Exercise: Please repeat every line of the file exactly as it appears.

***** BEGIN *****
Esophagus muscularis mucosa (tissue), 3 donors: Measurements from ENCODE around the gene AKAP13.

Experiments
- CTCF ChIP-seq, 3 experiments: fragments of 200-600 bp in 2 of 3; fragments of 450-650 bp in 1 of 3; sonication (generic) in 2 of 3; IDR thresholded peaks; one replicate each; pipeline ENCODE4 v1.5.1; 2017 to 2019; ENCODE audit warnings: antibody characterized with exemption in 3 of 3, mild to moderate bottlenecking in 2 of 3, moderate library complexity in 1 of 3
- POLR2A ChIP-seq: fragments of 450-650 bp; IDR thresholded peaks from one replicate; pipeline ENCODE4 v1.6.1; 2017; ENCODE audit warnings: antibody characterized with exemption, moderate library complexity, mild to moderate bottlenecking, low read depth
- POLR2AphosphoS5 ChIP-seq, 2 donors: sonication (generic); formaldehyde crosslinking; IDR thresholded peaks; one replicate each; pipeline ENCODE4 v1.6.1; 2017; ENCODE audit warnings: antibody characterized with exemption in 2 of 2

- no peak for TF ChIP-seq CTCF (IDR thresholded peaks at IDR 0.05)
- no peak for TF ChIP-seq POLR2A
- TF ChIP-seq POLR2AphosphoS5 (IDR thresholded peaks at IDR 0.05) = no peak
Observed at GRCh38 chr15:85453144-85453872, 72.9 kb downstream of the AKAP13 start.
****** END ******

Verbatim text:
Esophagus muscularis mucosa (tissue), 3 donors: Measurements from ENCODE around the gene AKAP13.

Experiments
- CTCF ChIP-seq, 3 experiments: fragments of 200-600 bp in 2 of 3; fragments of 450-650 bp in 1 of 3; sonication (generic) in 2 of 3; IDR thresholded peaks; one replicate each; pipeline ENCODE4 v1.5.1; 2017 to 2019; ENCODE audit warnings: antibody characterized with exemption in 3 of 3, mild to moderate bottlenecking in 2 of 3, moderate library complexity in 1 of 3
- POLR2A ChIP-seq: fragments of 450-650 bp; IDR thresholded peaks from one replicate; pipeline ENCODE4 v1.6.1; 2017; ENCODE audit warnings: antibody characterized with exemption, moderate library complexity, mild to moderate bottlenecking, low read depth
- POLR2AphosphoS5 ChIP-seq, 2 donors: sonication (generic); formaldehyde crosslinking; IDR thresholded peaks; one replicate each; pipeline ENCODE4 v1.6.1; 2017; ENCODE audit warnings: antibody characterized with exemption in 2 of 2

- no peak for TF ChIP-seq CTCF (IDR thresholded peaks at IDR 0.05)
- no peak for TF ChIP-seq POLR2A
- TF ChIP-seq POLR2AphosphoS5 (IDR thresholded peaks at IDR 0.05) = no peak
Observed at GRCh38 chr15:85453144-85453872, 72.9 kb downstream of the AKAP13 start.